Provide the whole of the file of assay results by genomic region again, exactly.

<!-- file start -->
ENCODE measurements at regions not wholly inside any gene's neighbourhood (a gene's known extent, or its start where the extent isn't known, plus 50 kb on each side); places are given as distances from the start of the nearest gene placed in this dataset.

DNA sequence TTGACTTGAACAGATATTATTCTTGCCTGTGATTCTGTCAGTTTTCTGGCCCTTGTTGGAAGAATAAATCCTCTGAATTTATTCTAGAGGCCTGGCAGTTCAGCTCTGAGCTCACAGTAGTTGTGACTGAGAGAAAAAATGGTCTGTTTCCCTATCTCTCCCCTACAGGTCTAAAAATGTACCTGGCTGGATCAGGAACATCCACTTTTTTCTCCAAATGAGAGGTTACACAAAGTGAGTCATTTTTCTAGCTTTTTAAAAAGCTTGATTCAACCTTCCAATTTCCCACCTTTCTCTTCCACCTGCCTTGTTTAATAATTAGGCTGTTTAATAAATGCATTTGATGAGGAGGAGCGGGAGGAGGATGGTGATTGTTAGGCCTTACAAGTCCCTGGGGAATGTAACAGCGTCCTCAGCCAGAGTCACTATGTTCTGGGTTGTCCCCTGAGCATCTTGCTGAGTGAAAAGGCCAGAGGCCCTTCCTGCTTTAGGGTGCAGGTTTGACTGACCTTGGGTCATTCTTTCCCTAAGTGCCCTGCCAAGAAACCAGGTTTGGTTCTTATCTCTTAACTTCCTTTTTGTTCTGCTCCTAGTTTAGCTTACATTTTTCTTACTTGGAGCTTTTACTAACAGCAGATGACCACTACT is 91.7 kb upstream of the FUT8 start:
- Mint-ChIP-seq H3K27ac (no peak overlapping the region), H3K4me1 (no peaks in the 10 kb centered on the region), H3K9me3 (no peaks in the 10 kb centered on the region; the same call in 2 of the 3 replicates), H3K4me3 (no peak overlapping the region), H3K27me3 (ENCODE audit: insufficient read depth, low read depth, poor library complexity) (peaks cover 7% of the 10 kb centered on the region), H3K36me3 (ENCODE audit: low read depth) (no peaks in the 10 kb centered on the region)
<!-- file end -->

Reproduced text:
ENCODE measurements at regions not wholly inside any gene's neighbourhood (a gene's known extent, or its start where the extent isn't known, plus 50 kb on each side); places are given as distances from the start of the nearest gene placed in this dataset.

DNA sequence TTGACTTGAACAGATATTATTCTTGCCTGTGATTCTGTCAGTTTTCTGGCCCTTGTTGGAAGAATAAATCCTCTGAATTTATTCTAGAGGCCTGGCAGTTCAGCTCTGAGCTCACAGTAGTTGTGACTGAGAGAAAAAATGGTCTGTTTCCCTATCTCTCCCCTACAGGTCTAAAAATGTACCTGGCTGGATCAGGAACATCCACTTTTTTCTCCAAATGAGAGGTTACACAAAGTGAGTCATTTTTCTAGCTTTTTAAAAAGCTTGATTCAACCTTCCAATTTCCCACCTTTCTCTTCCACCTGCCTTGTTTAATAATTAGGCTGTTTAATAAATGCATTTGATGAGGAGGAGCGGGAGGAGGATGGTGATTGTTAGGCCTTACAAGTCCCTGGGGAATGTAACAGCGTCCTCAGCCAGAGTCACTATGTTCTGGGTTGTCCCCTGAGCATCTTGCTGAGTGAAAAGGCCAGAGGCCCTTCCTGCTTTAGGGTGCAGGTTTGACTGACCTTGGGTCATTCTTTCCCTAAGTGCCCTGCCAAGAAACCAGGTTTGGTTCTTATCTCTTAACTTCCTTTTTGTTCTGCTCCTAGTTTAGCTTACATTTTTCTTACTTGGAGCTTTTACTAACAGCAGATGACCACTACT is 91.7 kb upstream of the FUT8 start:
- Mint-ChIP-seq H3K27ac (no peak overlapping the region), H3K4me1 (no peaks in the 10 kb centered on the region), H3K9me3 (no peaks in the 10 kb centered on the region; the same call in 2 of the 3 replicates), H3K4me3 (no peak overlapping the region), H3K27me3 (ENCODE audit: insufficient read depth, low read depth, poor library complexity) (peaks cover 7% of the 10 kb centered on the region), H3K36me3 (ENCODE audit: low read depth) (no peaks in the 10 kb centered on the region)